Preparing your ASC for a valuation

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What's it really worth? That's the question that ASC owners and operators commonly ask. While some ASCs may have valuation formulas set forth within their governing documents (e.g. a 3.5 times EBITDA multiple time trailing 12 month ("TTM") EBITDA in connection with a physician buy out), these formulas may not always produce a representative value for your ASC. Some primary reasons for this include the following:

1. TTM EBITDA may not be representative of go-forward EBITDA. Consider a scenario in which as of the date of "valuation" you have knowledge that you are losing two key producers. Reliance on TTM EBITDA would overstate value. Similarly TTM EBITDA may contain certain other atypical expenses, which are not expected going forward (e.g. excessive legal fees associated with a shareholder dispute).

2. Multiples in the marketplace may have changed since the documents were drafted.

3. Expected growth trajectory may not lend itself to the use of a multiple. Assume you have a fairly new center, and center is expected to grow by 35 percent in the next 12 months, 20 percent the year after, and 15 percent the year after before settling into a more long-term sustainable growth rate. Use of a multiple on a TTM earnings stream will understate value.

4. Center is fairly new and/or center is expected to be marginally profitable or unprofitable. Use of a multiple may not be representative of FMV as it may overstate or understate value.

If these conditions are present, it is likely appropriate to request a valuation to be performed by a qualified appraiser with specific experience in healthcare and ASCs. In preparation for this process you can expect the following:

1. To execute a letter of engagement which outlines the scope of the project, timing and fees.

2. To receive a comprehensive data request which will need to be completed and provided to the valuator, as further described below.

3. To host an on-site diligence meeting aimed at allowing the valuator to ask questions arising from a review of the data provided and designed to allow the valuator to develop an understanding of the strengths, weaknesses, opportunities and threats facing the center. Meetings can generally be handled in a single (half) day, and the valuator typically will want to tour the facility and meet with the administrator and key physician business and clinical leaders.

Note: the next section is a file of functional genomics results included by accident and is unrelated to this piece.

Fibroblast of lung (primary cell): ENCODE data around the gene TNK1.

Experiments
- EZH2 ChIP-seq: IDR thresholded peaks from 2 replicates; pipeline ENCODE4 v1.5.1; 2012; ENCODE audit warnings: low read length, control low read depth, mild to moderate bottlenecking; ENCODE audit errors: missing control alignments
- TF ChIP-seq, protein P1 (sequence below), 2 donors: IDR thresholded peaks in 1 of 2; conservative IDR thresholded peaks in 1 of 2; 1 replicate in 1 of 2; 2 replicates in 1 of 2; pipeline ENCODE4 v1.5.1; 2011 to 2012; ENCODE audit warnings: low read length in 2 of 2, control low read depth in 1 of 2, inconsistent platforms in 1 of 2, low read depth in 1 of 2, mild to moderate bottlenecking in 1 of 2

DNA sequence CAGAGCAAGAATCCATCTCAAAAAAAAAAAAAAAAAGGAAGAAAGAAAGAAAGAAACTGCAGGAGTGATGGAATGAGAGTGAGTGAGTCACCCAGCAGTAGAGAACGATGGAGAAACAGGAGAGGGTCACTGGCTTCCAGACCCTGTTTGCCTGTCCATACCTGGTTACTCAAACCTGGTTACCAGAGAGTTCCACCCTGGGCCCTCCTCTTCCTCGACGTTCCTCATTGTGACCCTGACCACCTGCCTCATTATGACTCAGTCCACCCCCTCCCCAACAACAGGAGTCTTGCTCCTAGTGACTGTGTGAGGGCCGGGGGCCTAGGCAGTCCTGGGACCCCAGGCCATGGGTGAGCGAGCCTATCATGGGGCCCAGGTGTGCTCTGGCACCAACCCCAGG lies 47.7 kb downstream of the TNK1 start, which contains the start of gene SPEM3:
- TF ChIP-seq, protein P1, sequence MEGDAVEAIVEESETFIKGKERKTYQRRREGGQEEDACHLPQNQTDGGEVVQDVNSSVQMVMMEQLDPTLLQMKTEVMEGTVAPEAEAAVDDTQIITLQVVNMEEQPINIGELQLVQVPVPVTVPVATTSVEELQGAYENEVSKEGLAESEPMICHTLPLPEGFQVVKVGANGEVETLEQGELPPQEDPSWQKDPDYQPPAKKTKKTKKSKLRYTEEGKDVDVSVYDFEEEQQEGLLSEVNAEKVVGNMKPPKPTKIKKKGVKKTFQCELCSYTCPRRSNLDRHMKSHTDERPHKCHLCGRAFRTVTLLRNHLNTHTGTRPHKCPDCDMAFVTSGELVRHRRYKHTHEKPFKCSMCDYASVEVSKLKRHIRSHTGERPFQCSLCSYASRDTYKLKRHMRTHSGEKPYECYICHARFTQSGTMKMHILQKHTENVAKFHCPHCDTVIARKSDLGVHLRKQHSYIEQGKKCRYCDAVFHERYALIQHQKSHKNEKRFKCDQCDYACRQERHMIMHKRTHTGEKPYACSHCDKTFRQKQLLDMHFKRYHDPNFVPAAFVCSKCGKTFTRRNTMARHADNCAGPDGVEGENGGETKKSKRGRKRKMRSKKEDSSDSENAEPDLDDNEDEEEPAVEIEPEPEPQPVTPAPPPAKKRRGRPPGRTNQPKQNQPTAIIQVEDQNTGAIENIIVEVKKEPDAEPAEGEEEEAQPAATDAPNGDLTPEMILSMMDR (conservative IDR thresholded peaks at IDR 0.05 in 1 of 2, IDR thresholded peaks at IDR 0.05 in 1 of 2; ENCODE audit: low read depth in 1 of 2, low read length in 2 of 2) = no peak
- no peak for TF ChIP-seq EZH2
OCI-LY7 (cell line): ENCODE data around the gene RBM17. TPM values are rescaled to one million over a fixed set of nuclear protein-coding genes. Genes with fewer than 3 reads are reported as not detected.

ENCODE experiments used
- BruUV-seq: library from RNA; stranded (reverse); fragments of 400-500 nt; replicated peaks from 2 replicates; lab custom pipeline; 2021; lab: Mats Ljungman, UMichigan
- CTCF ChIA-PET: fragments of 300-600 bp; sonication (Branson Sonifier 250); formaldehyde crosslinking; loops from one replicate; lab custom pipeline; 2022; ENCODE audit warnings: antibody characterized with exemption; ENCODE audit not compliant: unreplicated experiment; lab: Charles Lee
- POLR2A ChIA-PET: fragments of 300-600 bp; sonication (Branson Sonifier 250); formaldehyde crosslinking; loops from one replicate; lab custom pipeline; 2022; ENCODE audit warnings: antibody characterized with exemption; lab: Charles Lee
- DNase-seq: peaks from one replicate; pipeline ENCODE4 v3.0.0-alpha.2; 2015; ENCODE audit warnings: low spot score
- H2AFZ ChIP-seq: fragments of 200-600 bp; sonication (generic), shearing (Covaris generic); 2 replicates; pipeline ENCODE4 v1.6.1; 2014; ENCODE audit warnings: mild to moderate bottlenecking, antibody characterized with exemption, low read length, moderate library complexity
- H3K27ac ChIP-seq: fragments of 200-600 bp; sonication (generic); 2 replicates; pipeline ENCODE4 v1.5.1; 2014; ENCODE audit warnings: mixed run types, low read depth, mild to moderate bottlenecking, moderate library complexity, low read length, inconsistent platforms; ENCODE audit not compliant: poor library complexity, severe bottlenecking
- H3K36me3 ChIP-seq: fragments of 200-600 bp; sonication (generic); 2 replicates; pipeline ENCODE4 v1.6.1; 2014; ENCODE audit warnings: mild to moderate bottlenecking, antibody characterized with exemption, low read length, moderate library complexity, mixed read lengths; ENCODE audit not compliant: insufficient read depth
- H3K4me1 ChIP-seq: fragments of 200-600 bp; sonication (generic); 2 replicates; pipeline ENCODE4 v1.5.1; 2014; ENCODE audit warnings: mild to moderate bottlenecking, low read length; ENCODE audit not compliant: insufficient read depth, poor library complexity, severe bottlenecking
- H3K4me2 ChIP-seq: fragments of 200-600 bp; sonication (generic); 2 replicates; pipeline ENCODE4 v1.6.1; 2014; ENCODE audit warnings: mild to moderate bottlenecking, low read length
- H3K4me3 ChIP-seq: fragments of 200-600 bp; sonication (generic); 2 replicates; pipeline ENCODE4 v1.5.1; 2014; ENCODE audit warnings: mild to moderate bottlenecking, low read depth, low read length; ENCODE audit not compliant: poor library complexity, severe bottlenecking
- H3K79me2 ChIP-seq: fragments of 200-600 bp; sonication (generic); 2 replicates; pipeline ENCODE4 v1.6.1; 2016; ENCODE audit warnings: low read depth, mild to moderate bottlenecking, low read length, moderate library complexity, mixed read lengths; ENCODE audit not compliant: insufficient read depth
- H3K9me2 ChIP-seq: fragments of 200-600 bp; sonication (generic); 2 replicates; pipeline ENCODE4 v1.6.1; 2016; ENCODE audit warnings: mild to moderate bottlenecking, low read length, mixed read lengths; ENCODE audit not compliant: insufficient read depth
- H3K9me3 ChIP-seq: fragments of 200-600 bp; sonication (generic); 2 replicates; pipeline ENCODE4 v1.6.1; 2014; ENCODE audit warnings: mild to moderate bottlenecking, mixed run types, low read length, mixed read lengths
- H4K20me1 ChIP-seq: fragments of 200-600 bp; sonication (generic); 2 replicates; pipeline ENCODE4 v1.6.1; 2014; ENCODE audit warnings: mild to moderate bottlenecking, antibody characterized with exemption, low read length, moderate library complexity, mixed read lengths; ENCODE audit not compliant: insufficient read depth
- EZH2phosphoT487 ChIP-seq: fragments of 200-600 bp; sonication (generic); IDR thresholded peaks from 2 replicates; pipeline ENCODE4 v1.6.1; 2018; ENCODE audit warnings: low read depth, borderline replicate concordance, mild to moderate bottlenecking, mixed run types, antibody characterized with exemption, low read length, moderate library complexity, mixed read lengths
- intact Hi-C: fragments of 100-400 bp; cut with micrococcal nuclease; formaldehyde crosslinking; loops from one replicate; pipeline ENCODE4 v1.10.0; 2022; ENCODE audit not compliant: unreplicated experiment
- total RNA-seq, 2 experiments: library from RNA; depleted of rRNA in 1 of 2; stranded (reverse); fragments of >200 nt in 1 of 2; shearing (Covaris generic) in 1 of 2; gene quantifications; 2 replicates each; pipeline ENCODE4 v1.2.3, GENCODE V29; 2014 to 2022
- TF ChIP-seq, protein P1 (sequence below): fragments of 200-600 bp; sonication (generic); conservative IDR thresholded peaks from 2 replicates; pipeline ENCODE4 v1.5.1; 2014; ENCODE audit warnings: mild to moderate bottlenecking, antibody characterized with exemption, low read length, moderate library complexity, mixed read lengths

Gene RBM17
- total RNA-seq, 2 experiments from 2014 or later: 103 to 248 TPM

4. To the extent you have not provided one, to review the projection developed by the valuator for the center, as further discussed below.

5. Prior to finalization of the appraisal, to receive a substantially complete draft of the appraisal for factual review.

6. Assuming data is timely provided, you can expect the entire process to last anywhere from four to six weeks, on average.

As set forth above, you will need to respond to and complete a comprehensive data request. Typical items which will be requested include but are not limited to the following:

1. Purpose of the valuation – Typical reasons include physician buy-in our buy-out, sale of all or some of center to a third party manager of hospital

2. Size of the interest to be valued (i.e., this will have implications on discounts to be applied — or not — to the interest)

3. History and description of center

4. Governing documents (e.g. Operating Agreement)

5. Detailed financial statements (i.e., income statements and balance sheets) for the past three to five years

6. Detailed operational data including but not limited to case mix, payer mix and case volume, charges and collections by physician for the past three to five years.

7. Detailed fixed asset listing (more appropriate for centers which are unprofitable or marginally profitable)

8. Copies of important contractual agreements including real estate lease, loans/notes, and primary service agreements (e.g. management and billing agreements)

9. Detailed staffing roster to include names, positions, start dates, FTE status and rates of pay

10. Detailed five-year projection which should ideally include case volume by specialty, reimbursement by case, revenue, expenses and capital expenditures. To the extent that you are unable to complete this, the valuator can create the model with significant input from the center.

Valuation is a forward looking exercise. In other words, while the valuator will seek to review historical data, the valuator is doing so in attempt to predict the future cash flows of the center. These cash flows will be coupled with an assessment of risk which embodies the valuator's expectations as to the likelihood that the projected cash flows will actually be achieved.

While the valuation process may seem foreign and, at times, daunting, most ASCs benefit from the process as much as learning the answer to the question "What's it really worth?" In other words, having a valuation expert study the financial and operational details of the center and relay his or her observations can provide valuable insight to ASC owners and operators. Depending upon the level of sophistication of the ASC's systems and management, trends and issues are identified and often explained and data may be examined in new and helpful ways which may cause positive changes at the ASC on a go-forward basis.

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